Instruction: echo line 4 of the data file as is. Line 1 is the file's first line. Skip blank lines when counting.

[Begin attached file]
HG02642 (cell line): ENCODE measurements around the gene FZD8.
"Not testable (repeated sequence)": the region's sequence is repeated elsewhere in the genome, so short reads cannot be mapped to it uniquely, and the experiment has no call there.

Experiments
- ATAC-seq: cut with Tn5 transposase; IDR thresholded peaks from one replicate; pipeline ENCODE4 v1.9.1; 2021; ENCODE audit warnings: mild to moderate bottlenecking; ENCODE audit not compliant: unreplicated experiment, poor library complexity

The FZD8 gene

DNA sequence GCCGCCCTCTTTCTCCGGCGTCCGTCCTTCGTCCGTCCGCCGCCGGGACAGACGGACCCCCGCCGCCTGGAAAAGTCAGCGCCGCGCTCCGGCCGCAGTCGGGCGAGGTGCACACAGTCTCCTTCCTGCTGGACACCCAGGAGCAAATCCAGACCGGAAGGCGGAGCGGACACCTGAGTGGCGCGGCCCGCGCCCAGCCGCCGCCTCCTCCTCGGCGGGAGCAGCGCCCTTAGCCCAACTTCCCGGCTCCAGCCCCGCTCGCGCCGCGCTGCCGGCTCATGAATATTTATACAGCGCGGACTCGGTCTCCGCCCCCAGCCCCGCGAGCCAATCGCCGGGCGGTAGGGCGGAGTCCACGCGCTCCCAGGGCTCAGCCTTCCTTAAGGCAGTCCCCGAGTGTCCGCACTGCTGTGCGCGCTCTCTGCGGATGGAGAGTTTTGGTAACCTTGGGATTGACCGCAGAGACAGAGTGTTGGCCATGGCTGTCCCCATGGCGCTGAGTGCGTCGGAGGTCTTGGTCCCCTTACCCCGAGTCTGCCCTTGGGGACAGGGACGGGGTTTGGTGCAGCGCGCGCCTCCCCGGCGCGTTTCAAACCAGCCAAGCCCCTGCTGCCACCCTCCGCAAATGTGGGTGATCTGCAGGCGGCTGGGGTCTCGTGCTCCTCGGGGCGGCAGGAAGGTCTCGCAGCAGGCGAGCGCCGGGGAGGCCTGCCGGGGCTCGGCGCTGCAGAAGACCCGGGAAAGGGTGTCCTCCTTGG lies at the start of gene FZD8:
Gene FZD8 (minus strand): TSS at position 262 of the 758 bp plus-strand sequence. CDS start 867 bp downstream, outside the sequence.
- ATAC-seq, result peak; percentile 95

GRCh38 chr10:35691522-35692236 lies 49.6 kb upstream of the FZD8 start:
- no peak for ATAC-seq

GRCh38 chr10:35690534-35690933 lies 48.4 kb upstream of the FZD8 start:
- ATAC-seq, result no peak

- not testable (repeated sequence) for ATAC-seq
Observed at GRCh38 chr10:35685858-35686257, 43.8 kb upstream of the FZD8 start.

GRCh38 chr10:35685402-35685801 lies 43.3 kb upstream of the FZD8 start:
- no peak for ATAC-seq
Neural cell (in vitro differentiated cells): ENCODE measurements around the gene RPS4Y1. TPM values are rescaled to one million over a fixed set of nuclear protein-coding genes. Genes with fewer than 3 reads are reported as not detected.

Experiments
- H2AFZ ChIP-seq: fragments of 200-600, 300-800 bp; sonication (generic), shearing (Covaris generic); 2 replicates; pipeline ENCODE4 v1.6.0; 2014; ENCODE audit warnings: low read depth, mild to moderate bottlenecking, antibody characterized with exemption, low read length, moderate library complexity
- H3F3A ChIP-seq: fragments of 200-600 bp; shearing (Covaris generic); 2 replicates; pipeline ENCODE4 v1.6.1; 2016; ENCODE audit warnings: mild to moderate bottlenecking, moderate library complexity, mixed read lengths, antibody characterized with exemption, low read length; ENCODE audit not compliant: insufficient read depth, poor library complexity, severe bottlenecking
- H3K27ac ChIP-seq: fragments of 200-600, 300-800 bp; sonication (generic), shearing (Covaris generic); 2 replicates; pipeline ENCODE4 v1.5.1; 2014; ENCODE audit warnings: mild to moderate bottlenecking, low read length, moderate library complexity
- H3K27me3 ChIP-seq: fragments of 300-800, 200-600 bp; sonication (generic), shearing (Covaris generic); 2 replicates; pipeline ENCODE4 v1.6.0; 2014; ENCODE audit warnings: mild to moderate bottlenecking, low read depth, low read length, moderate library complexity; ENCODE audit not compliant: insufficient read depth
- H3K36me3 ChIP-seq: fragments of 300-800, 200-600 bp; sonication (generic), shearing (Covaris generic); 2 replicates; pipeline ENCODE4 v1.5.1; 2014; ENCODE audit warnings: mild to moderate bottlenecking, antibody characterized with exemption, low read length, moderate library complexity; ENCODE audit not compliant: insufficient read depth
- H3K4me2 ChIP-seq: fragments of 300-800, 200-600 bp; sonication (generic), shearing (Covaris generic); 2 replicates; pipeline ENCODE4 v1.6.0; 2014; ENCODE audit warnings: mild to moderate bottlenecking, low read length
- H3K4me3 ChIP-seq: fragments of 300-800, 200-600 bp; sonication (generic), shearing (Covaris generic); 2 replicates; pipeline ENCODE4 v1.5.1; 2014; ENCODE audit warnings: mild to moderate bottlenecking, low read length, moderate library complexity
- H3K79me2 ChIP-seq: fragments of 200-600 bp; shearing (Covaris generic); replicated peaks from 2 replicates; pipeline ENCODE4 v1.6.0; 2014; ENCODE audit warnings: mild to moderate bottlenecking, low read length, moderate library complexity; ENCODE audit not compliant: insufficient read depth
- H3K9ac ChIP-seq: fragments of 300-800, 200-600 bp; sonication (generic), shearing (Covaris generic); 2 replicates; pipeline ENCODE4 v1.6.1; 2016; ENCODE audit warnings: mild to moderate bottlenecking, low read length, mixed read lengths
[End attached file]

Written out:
- ATAC-seq: cut with Tn5 transposase; IDR thresholded peaks from one replicate; pipeline ENCODE4 v1.9.1; 2021; ENCODE audit warnings: mild to moderate bottlenecking; ENCODE audit not compliant: unreplicated experiment, poor library complexity